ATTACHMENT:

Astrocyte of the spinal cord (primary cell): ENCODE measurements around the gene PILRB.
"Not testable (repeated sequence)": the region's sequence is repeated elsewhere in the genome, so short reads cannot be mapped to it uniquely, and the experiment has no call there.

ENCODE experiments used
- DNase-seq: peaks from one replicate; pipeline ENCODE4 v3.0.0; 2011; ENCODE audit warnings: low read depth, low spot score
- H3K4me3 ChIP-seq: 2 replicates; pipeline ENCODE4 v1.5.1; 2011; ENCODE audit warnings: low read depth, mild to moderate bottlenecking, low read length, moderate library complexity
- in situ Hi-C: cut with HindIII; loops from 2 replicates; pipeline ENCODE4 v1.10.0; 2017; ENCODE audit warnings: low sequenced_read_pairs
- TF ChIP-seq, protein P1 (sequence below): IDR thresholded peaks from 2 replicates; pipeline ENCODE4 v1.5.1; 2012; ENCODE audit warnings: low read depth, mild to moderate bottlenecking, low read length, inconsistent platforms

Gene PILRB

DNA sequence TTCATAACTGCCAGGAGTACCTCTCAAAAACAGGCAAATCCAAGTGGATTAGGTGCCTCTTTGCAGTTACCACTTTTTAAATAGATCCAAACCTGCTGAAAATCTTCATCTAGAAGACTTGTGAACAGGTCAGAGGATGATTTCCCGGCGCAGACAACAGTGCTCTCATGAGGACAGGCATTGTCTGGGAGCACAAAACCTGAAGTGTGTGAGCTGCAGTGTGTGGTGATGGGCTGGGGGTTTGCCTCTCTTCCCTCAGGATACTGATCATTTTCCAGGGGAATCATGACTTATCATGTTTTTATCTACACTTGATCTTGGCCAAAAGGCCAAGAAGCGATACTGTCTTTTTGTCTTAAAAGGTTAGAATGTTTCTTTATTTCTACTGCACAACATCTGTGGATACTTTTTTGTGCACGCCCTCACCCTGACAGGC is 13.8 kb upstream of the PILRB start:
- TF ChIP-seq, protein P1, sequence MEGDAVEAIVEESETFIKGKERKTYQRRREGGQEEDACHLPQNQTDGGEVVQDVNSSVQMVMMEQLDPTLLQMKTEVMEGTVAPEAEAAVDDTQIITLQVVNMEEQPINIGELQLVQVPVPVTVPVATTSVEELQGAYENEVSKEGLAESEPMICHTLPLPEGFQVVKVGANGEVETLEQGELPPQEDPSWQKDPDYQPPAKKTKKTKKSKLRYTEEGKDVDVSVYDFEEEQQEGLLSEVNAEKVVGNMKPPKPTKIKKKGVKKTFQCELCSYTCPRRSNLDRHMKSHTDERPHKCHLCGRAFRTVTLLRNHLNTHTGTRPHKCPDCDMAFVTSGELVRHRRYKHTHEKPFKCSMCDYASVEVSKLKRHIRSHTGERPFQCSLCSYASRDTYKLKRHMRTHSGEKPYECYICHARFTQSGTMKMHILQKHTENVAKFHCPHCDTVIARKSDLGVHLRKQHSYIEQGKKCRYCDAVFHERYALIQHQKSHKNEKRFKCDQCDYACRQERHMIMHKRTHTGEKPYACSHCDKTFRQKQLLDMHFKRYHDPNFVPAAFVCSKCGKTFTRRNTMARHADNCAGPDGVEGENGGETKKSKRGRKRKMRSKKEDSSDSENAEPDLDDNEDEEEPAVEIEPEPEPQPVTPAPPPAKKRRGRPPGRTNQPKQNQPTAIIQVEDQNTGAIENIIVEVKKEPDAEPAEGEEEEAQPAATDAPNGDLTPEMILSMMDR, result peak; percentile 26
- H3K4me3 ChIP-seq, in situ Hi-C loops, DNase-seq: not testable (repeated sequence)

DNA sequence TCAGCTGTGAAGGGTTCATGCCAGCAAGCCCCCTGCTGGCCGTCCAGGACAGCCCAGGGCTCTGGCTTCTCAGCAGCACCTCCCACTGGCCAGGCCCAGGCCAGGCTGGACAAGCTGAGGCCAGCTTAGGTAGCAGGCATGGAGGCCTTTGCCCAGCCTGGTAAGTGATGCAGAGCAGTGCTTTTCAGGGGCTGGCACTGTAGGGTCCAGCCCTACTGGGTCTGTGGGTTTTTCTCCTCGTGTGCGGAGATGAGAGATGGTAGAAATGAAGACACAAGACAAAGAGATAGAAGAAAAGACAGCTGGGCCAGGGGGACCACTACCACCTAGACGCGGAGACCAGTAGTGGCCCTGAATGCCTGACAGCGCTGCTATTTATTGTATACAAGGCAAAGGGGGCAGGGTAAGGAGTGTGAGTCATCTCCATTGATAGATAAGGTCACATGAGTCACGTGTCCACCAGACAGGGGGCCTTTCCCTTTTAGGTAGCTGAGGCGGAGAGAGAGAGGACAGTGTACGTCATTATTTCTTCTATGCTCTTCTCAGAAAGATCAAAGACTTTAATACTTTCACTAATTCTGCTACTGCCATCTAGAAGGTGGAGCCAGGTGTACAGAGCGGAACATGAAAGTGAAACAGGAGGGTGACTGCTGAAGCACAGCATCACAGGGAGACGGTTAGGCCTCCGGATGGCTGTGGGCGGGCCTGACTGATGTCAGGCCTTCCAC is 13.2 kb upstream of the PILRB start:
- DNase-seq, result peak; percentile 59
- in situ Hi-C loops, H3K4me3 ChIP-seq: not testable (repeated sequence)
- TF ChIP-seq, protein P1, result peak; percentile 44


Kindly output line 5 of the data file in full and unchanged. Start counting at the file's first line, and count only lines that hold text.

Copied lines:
- H3K4me3 ChIP-seq: 2 replicates; pipeline ENCODE4 v1.5.1; 2011; ENCODE audit warnings: low read depth, mild to moderate bottlenecking, low read length, moderate library complexity